Saying Goodbye to Papa G'Ho

The Wildlife Center is saddened to announce the death of Papa G’Ho, the Center’s non-releasable surrogate Great Horned Owl. Papa died in his enclosure on November 30, 2022. It’s unknown exactly how old Papa was, though he has been at the Center for the past 21 years.

Papa G’Ho was admitted to the Center as an adult bird in December 2001 after he sustained injuries to his wings and feet, likely from being hit by a vehicle. The veterinary team found that Papa was missing a small bone at the tip of his wing — the equivalent of his thumb. Although this was a small permanent injury, it had a big impact on Papa – he never regained his ability to fly silently, critical to the hunting success of owls in the wild.

Instead of joining the Center’s public education ambassador team, Papa joined the staff and filled another critical role – the job of an owl surrogate. Surrogate birds provide an adult role model to young members of their species to counter their interaction with human caregivers and help avoid improper imprinting. The surrogate parent demonstrates proper behaviors for their species and reinforces their wariness of humans. This enables the young birds to be released back into the wild with appropriate behaviors, vocalizations, and reactions to humans. In his 21 years at the Wildlife Center, Papa raised 53 young Great Horned Owlets.

Papa was a long-term resident, but the public, and most staff members, never saw him in person. While Papa spent more than two decades living near his human caregivers, he did not particularly like people; his duty was to remain wild and focus on each year’s crop of young owlets, and he did that job very well.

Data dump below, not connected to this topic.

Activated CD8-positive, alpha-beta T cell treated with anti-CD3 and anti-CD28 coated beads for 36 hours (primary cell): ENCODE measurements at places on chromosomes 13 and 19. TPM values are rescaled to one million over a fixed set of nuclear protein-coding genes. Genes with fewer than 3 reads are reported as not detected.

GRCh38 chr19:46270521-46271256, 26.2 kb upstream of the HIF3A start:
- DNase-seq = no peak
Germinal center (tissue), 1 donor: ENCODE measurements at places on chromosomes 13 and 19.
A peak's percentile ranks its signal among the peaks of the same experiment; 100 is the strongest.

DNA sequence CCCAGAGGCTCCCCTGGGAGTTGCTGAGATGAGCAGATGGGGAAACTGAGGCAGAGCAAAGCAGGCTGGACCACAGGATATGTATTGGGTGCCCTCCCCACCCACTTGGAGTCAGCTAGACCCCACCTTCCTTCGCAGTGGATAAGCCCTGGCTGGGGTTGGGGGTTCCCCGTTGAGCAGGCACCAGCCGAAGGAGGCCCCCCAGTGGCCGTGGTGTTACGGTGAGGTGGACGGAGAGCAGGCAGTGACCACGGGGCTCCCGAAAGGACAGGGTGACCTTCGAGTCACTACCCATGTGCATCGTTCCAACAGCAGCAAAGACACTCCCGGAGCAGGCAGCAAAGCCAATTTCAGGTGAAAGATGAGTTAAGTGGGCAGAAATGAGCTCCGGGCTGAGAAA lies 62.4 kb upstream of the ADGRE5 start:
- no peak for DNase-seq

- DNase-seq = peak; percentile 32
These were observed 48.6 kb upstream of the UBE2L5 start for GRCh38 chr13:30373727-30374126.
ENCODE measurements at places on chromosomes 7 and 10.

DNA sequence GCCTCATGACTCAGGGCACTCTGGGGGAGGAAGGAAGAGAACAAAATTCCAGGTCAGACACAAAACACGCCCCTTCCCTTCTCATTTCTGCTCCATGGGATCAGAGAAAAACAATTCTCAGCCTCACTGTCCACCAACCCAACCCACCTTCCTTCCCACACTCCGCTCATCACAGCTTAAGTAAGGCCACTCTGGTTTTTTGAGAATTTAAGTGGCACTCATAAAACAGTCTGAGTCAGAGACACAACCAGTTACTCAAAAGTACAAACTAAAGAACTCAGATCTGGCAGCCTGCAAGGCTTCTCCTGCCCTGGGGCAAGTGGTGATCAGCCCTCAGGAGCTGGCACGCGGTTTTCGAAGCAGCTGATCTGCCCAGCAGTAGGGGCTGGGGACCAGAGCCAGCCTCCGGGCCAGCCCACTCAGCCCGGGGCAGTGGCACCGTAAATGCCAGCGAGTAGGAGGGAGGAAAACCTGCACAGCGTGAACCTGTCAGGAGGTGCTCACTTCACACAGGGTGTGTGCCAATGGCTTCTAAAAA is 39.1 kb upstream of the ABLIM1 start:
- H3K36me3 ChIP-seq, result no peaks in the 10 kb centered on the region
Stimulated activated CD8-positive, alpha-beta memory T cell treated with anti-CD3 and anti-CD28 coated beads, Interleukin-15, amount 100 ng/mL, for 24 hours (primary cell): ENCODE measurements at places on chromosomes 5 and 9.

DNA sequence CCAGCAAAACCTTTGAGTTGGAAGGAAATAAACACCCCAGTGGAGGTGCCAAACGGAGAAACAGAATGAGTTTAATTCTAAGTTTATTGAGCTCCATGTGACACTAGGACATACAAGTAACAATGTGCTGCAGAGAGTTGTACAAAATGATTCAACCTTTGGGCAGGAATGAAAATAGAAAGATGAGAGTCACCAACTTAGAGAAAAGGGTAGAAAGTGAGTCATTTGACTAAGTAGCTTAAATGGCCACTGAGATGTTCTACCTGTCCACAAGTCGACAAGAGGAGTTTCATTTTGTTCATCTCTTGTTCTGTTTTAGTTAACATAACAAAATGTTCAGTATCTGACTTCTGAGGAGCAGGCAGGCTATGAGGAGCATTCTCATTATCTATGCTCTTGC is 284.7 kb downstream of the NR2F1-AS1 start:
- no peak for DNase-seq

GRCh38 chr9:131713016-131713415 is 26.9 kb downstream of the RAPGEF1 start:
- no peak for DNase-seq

Despite this level of detachment, people worldwide developed a deep affinity for this fierce, protective father figure. Thousands of people were able to see Papa and his owlets through the Center’s Critter Cams during the past 11 years. They watched as Papa fiercely defended his young when humans entered the enclosure, and they also saw how gently Papa preened the feathers of his surrogate children. Very fortunate Critter Cam viewers were even able to spot Papa retrieving food and presenting it to his owlets – a natural fatherly behavior of wild Great Horned Owls.


Staff, students, and experienced volunteers performing routine health checks or other daily procedures often had a face-to-face encounter with a large, intimidating Great Horned Owl who was not about to back down. Through these interactions, Papa generated an appropriate healthy fear and respect and helped train hundreds of students who have come to the Wildlife Center to learn more about wildlife rehabilitation.

In his time at the Center, Papa was the subject of many news articles highlighting his special role; in addition to raising so many young wild owlets, Papa’s other claim to fame was winning the 2012 “Coolest Dad” contest with Virginia Living magazine, in which he won $10 worth of mice.

Rest in peace, Papa. Thank you for your years of service.